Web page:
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First Impressions: New Fall Television

We watched them so you won't have to.

By / Posted on 03 October 2011

The change of seasons is always an interesting time for television junkies, because each new season brings with it a new crop of exciting programming options. Winter brings its midseason replacements, Spring brings sweeps, and Summer offers more alternative programming, much on basic cable. Most exciting of all, though, is Fall, when the major networks show their hand on a whole slew of potential blockbusters. As avid pop culture addicts, we are, of course, glued to the television this time of year, anticipating the returns of our favorites (hooray for Community and Fringe!) and looking for our next thrilling fix. More often than not, we are bored and disappointed, but every now and then something special comes along. After two weeks, here are our feelings on the most noteworthy new shows this season.

Bad News

New Girl and WhitneySomebody once said “dying is easy, comedy is hard.” (The exact lineage of the quote is oft-contended) Considering primetime television used to be dominated by sitcoms, there are remarkably few in production these days that are, you know, even remotely funny. Both single-female-driven sitcom pilots New Girl (starring Zooey Deschanel) and Whitney (starring Whitney Cummings) are so abysmally bad and downright offensive to our senses of humor that we shut them both off before the first commercial break. New Girl has somehow already been picked up for a full season, and Whitney is easily the most aggressively marketed show of the season, so obviously somebody thinks these shows are worth the effort, but we say stay as far away as you can.

Good News

SuburgatoryWe fully expected to hate Suburgatory, but this Mean Girls sitcom actually turned out to be pretty clever and surprisingly fun. The back-and-forth analogy at the end of the pilot comparing suburban life to both a goldfish in a bowl and a Felini movie was particularly refreshing. It’s easy for a show like this to get off on the wrong foot, but Suburgatory take it cautiously and confidently. Though it is a shame that one girl from Weeds is already being typecast as the image of a teenage lesbian already.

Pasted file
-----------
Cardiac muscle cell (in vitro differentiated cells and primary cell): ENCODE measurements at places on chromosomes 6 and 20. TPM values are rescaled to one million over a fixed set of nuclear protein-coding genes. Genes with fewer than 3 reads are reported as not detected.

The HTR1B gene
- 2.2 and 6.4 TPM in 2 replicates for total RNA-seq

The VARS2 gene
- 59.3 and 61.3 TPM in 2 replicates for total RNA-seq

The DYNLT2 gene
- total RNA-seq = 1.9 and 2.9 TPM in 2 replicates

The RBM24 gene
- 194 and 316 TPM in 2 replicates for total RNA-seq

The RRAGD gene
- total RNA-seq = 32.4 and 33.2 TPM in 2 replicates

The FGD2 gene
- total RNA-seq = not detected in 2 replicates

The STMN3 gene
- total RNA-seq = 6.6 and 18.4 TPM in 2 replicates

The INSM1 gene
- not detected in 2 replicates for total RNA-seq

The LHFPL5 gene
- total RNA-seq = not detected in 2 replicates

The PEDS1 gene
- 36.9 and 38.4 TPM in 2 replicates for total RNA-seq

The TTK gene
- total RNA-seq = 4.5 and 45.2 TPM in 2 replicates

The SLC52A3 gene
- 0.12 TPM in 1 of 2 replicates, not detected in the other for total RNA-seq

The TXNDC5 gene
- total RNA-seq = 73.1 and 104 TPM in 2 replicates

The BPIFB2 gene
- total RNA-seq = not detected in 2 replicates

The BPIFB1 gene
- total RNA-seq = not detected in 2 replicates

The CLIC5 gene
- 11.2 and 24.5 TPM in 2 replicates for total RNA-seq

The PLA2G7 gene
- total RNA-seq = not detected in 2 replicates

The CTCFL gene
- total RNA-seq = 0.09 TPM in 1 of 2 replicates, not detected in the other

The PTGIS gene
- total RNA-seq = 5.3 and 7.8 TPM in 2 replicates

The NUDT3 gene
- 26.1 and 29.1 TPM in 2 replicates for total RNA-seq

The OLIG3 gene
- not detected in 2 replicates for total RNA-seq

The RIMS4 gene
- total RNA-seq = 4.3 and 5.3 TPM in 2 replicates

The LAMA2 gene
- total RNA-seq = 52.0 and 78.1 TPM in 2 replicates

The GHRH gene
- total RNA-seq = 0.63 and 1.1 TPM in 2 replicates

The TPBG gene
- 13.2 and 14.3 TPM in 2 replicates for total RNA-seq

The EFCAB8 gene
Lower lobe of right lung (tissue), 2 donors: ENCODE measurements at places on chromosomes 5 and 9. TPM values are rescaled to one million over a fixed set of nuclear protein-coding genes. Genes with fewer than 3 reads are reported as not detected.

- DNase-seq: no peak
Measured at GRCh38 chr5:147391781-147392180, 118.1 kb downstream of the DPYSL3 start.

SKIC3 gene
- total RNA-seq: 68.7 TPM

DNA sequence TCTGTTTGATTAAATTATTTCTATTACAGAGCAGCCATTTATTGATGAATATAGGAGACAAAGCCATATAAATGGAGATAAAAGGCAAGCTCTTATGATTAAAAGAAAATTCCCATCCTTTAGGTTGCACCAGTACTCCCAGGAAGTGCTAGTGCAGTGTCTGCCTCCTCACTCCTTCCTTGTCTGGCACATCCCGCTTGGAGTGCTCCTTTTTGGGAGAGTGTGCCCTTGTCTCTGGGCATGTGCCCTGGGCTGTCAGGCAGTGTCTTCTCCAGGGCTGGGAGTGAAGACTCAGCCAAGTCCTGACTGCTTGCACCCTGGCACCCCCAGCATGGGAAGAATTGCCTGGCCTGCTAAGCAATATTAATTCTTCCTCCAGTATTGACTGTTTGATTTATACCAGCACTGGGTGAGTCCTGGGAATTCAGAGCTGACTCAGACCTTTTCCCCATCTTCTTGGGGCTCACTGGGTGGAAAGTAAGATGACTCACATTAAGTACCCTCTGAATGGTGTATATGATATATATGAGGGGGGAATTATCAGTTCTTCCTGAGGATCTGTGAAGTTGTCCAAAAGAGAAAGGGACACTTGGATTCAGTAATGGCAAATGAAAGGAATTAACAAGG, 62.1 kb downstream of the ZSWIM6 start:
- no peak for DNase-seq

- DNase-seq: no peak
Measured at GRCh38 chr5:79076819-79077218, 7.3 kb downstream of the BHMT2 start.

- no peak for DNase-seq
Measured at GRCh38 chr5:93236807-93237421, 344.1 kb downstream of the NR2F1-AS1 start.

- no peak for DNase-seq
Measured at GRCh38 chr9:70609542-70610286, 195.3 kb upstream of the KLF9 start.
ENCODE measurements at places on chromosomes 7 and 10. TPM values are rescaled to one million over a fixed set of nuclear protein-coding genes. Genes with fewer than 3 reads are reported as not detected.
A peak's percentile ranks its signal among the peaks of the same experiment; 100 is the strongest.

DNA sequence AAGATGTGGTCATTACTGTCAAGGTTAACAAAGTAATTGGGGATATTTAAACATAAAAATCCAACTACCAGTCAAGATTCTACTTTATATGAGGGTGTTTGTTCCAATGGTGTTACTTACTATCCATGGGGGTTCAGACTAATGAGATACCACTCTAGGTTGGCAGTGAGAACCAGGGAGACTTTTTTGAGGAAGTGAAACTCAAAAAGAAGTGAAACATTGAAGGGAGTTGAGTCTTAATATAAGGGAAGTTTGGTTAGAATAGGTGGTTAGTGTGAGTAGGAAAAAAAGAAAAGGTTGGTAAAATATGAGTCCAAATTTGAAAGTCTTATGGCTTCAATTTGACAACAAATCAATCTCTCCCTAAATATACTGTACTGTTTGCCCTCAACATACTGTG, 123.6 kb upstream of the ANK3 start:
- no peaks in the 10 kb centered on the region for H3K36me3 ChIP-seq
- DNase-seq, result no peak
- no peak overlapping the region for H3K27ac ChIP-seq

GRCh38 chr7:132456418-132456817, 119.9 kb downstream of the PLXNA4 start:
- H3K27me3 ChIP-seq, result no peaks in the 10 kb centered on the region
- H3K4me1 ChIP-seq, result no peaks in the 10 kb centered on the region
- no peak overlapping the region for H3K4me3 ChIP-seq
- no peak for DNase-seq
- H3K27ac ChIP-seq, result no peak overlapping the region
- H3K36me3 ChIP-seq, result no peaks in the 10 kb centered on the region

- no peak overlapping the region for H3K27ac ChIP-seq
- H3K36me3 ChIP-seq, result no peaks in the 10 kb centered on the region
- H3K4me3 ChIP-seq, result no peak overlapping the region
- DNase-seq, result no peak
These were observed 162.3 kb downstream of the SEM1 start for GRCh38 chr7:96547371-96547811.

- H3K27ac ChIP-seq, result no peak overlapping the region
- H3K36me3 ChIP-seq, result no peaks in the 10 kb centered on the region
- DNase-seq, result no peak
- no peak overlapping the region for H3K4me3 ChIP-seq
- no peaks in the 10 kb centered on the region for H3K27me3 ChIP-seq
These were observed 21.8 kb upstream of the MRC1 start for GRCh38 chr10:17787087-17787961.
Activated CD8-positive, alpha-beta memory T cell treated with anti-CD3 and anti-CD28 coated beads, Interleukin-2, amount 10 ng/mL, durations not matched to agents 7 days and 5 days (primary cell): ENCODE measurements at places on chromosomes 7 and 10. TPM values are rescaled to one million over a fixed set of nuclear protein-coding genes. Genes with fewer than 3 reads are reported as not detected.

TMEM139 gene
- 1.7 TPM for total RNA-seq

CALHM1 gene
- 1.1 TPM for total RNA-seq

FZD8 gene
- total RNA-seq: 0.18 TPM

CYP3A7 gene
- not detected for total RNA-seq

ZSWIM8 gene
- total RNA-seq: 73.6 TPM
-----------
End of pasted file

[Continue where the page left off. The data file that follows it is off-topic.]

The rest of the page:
RevengeThe other one we entered with a mix of trepidation and curiosity was ABC’s Revenge, and we’re happy to say that two weeks in a row we have been blown away. What could have been a simple pretty-people soap revealed itself to be a relentlessly clever and mature thriller, with a dark history waiting to be fully fleshed out and a giddy thrill of exultant joy each time the protagonist snares another one of her Hampton traps. By far our biggest surprise of the season, and the only new show we’re DVRing already.

Wait and See

Person of InterestPerson of Interest may be the highest-tested drama pilot in 15 years (according to CBS) but the concept and pacing is a little hard to swallow so far. We typically trust JJ Abrams (Fringe started off rough but quickly became one of the best shows on television, Alias and Lost both did the opposite). We’ll keep an eye on this show in hopes that our willing suspension of disbelief kicks in alongside some sense of personality, but for now it seems like audiences just like the idea of an ex-military hero working outside the law to kick some potential terrorists asses.

Up All NightAfter the unexpected smash success of 30 Rock, Lorne Michaels tries the sitcom game again with Up All Night and it’s… okay? The premise certainly has potential — producer of an Oprah-like talk show returns to wok after maternity leave and adjusts to working life as a new mom — and the cast of Christina Applegate, Will Arnett and Maya Rudolph have certainly got the comedic chops, but it feels like this show hasn’t settled into its comfort zone just yet. We hope it does soon, because this could be a very funny show, it just isn’t yet.

The Playboy ClubFinally, the Playboy Club. It seems like NBC was banking on the combination of the Playboy name and the Mad Men style to draw attention, but so far this show is just kind of bland. We were very surprised by the direction the show took early on — say, the second or third scene of the pilot — and the Mob Land aspect of the time and place could serve to make the Playboy Club a compelling period drama, but for now it’s still rather dull.

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Derrick Sanskrit has produced critically-acclaimed work as an artist and writer for Nerve, Babble, Pitchfork, The Onion and the Museum of Comic and Cartoon Art, among others. He founded The Pop Aesthetic during the coldest months of his life in 2010.